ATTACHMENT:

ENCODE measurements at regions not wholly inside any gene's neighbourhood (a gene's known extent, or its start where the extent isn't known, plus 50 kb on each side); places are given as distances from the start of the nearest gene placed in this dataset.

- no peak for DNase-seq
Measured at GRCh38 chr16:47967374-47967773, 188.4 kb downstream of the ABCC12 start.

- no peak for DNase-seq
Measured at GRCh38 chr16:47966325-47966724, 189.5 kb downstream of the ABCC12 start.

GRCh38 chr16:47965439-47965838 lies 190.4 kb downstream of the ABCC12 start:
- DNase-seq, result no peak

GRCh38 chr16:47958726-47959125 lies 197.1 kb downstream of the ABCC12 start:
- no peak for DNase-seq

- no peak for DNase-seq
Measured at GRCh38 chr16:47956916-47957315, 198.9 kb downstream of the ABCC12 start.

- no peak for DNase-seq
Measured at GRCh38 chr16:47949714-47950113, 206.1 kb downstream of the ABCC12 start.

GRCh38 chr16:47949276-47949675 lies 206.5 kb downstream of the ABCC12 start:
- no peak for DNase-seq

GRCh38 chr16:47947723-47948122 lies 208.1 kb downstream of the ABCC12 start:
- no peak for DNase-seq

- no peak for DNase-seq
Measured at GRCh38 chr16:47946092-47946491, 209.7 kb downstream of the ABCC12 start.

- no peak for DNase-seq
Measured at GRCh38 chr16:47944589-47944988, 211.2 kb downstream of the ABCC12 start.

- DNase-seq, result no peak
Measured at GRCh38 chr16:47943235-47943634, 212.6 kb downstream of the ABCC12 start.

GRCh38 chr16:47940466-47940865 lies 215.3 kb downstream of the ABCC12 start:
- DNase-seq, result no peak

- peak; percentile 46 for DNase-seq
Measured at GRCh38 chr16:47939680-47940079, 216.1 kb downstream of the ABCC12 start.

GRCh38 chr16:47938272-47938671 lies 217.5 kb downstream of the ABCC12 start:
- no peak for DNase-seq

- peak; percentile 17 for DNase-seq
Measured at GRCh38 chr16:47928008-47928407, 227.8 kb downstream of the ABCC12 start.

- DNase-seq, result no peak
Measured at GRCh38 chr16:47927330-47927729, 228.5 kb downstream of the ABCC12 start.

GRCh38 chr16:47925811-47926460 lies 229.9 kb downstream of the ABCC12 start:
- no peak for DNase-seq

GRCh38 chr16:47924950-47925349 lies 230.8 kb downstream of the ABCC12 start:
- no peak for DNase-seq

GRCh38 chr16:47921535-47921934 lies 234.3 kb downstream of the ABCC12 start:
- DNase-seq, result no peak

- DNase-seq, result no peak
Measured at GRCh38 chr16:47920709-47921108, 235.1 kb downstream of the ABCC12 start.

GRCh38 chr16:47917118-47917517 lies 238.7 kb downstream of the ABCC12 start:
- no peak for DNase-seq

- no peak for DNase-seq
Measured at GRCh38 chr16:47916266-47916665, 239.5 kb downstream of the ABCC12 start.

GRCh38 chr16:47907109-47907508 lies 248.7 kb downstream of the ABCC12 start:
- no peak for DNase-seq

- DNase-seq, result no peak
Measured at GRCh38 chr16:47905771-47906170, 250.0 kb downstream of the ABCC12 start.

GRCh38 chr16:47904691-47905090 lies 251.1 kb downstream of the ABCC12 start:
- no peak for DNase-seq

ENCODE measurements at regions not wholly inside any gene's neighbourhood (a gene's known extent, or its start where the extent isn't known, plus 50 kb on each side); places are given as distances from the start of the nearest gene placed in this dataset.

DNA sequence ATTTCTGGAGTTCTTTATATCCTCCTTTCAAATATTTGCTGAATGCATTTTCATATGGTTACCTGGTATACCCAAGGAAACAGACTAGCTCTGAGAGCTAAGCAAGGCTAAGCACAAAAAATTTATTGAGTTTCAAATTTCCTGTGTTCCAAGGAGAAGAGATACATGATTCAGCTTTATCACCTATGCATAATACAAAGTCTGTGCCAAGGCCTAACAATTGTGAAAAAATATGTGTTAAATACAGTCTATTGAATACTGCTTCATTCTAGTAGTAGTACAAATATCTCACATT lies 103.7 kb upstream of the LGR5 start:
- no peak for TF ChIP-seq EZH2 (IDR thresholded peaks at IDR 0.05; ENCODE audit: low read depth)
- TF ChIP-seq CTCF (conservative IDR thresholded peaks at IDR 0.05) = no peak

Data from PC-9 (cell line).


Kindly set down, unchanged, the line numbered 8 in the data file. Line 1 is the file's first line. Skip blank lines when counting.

GRCh38 chr16:47958726-47959125 lies 197.1 kb downstream of the ABCC12 start: